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HHS seeks to end HIV epidemic with Ready, Set, PrEP initiative

CVS Health, Walgreens and Rite Aid will be donating drug dispensing services to help uninsured patients receive access to preventative medications.

Jeff Lagasse, Associate Editor

The U.S. Department of Health and Human Services has made it a goal to end the HIV epidemic by 2030, and on Tuesday it announced a new initiative to help to meet that end: The Ready, Set, PrEP program, which will make pre-exposure prophylaxis (or PrEP) medications available at no cost for qualifying patients.

PrEP medications, such as Truvada and Descovy, are prescription drugs people take daily to reduce their risk of acquiring HIV through sex, and they work by preventing the HIV virus from taking hold and spreading throughout the body.

HHS will initially be covering the costs of dispensing medication, but after March 30, 2020, CVS Health, Walgreens and Rite Aid will be donating their pharmacy dispensing services to the government agency, allowing consumers access to free PrEP medications either in person or via no-cost delivery by mail. Patients will also have access to counseling and steps to promote medication adherence.

HHS Secretary Alez Azar said the program "will come to be seen as one of the major health initiatives of the early 21st Century."

"We have the tools to stop the spread of HIV in its tracks," he said. "Now it's about execution."

Azar pinpointed certain regions of the country as prime initial targets for the program, including several Southern states, Washington D.C. and Puerto Rico, which have higher-than-average prevalences of the HIV virus.

"We've made it a priority to end the stigma around PrEP and HIV," said Azar. "This will make medication more accessible, helping Americans take control of their health, complemented with outreach for patients who need it but find it difficult to access in their communities."

WHAT'S THE IMPACT

Assistant Secretary for Health Brett Giroir, citing figures from the Centers for Disease Control and Prevention, said the number of Americans who are uninsured and need PrEP medication is estimated to be around 200,000, though the actual number may be lower.

To make medications available for that population as quickly as possible, HHS will be using drugmaker Gilead's distribution program, which will cost about $200 per bottle. Once the agreement with CVS, Walgreens and Rite Aid kicks in, HHS would no longer have to pay pharmacy dispensing fees, which at that point will substantially reduce the cost of the program, according to Azar.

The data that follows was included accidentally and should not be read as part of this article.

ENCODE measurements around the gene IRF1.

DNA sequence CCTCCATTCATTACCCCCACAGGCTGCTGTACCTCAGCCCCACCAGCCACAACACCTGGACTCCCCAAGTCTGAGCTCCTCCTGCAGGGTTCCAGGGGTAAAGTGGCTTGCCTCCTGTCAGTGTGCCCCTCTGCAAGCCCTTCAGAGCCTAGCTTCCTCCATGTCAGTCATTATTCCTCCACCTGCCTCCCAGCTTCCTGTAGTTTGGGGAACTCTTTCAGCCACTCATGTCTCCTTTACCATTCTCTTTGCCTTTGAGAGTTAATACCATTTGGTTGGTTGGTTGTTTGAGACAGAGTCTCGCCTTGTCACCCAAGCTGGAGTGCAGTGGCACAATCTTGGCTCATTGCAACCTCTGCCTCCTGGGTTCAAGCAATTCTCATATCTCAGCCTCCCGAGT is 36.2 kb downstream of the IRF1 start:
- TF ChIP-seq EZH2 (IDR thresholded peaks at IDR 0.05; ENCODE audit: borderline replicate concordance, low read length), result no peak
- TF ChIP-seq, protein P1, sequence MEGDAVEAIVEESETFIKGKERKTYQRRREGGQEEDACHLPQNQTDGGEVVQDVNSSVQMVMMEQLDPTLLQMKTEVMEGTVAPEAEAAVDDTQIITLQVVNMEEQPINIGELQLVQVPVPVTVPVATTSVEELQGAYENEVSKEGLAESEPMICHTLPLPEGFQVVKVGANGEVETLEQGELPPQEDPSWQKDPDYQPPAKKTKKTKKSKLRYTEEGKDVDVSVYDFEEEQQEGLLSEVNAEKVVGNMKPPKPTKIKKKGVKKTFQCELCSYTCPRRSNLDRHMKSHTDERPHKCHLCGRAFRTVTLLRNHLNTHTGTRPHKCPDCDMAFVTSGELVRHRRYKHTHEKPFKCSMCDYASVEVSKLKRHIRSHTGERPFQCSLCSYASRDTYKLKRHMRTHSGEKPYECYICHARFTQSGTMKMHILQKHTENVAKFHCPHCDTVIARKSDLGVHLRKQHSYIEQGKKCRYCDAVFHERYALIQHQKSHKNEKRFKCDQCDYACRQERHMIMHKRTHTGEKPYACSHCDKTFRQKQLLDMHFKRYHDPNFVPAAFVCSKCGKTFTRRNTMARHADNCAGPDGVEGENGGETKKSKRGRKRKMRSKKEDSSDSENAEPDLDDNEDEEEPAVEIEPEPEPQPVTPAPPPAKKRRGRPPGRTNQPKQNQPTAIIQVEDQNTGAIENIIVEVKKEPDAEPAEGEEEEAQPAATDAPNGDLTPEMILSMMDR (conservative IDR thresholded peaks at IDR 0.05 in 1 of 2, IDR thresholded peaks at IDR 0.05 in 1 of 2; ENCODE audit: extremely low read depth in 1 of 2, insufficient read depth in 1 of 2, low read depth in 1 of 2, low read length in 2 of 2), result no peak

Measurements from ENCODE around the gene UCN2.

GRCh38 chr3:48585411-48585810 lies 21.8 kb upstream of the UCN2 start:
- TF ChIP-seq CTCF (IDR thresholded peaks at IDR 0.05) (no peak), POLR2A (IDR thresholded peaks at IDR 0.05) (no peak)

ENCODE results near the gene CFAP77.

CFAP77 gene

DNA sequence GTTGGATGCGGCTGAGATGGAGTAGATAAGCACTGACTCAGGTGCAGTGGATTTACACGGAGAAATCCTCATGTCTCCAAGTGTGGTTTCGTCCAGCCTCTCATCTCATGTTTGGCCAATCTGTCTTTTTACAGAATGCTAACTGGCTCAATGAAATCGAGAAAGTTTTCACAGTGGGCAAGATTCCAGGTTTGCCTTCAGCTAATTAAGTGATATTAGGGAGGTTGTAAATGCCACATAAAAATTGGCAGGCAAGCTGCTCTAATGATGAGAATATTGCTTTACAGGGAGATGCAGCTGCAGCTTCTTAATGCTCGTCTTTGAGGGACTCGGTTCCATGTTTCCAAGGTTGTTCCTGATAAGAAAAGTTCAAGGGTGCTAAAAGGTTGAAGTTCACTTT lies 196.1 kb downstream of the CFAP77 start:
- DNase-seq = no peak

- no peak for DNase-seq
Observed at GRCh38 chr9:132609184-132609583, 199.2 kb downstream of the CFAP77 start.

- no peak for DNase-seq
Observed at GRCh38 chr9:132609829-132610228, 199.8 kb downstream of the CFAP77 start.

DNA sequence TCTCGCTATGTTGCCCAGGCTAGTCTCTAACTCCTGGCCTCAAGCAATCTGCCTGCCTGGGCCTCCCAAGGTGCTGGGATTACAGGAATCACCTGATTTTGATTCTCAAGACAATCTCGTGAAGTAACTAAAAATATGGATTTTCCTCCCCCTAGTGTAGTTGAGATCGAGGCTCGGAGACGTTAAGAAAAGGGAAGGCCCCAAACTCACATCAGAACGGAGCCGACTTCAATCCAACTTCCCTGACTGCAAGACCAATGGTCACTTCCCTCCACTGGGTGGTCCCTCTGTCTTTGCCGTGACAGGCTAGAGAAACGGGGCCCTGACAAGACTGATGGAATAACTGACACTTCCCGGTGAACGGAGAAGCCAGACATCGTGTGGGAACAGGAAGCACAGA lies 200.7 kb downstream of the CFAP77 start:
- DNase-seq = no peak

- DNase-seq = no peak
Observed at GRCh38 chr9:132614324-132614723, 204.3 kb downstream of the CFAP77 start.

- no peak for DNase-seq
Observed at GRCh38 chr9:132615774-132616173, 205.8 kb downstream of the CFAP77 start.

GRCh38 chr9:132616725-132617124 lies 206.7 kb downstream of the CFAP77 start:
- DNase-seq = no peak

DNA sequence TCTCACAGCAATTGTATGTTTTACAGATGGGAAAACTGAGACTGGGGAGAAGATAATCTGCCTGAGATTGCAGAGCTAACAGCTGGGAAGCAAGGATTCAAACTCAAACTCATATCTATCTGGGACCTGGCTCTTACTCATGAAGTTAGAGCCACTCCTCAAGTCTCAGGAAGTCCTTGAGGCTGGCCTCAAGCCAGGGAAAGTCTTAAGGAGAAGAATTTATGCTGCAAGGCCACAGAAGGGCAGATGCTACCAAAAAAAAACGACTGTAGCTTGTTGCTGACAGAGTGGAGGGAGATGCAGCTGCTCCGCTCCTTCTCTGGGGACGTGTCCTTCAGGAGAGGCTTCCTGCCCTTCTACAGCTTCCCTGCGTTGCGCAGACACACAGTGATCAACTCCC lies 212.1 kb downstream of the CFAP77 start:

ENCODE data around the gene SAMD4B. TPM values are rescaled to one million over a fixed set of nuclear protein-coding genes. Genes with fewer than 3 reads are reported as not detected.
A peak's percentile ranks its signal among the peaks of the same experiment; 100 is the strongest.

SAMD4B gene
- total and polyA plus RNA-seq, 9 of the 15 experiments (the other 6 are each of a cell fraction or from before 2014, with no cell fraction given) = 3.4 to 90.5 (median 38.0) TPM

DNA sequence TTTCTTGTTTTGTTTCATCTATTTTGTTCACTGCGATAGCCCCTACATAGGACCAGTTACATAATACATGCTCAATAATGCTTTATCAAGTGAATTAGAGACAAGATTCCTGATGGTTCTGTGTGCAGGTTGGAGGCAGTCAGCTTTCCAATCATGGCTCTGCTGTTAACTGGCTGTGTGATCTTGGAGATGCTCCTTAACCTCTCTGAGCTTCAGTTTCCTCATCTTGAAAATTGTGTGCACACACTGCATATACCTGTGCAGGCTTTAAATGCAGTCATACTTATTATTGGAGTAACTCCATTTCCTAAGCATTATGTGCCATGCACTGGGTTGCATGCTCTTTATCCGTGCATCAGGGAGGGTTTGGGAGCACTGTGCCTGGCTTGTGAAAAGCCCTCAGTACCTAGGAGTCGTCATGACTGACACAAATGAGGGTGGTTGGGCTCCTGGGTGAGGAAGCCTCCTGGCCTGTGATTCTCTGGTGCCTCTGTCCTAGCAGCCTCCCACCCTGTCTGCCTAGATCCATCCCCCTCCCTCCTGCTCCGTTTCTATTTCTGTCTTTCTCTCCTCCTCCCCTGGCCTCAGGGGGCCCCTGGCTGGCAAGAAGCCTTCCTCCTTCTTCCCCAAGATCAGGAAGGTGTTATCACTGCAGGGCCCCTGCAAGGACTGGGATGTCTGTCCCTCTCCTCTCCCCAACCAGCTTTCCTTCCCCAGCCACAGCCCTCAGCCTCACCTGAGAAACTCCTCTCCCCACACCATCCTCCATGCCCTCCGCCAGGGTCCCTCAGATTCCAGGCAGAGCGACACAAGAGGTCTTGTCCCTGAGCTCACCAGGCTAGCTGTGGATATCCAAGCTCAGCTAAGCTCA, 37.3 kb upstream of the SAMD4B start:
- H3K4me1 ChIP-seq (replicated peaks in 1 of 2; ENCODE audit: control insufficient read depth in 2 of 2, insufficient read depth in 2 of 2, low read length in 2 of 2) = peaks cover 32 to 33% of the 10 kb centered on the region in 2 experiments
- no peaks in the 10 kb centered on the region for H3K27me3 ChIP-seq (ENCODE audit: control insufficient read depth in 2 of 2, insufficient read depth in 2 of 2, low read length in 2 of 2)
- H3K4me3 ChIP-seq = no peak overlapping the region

"Importantly, in all circumstances, the patient … pays nothing to get the product," Azar said. He added that laboratory and diagnosis costs are not formally part of the program, but that testing and treatment are available at providers throughout the country for individuals with fixed and sliding scale incomes.

Azar, a former pharmaceutical executive, and legislators, have made lowering drug costs a priority.

THE LARGER TREND

The partnership between HHS and Gilead for initial distribution is somewhat curious given that, in November, the Trump Administration filed a lawsuit against Gilead claiming the drugmaker's sales of Truvada and Descovy violated HHS patents.

According to the Advisory Board, HHS filed the lawsuit against Gilead because the latter had allegedly "profited from research funded by hundreds of millions of taxpayer dollars and reaped billions from PrEP through the sale(s) of Truvada and Descovy."

HHS said Gilead had repeatedly refused to obtain licenses for the use of HHS patents, and cited two unnamed companies that manufacture generic equivalents to those drugs that had agreed to license with HHS. Azar said at the time that Gilead should respect the U.S. patent system, the groundbreaking work by CDC researchers, and the substantial taxpayer contributions to the development of these drugs.

Gilead said it would continue to donate PrEP drugs to U.S. residents despite the lawsuit.

WHAT ELSE YOU SHOULD KNOW   

The formal agreement with Gilead continues through 2030, though Azar noted that a generic version of Truvada will become available in 2020, at which point lower-cost options will be available for people who don't necessarily qualify for Ready, Set, PrEP.

To receive PrEP medication through the program, patients must lack prescription drug coverage, test negative for HIV, and have a prescription for a PrEP drug. People can apply at GetYourPrep.com, or by calling 855-447-8410.

Twitter: @JELagasse

Email the writer: jeff.lagasse@himssmedia.com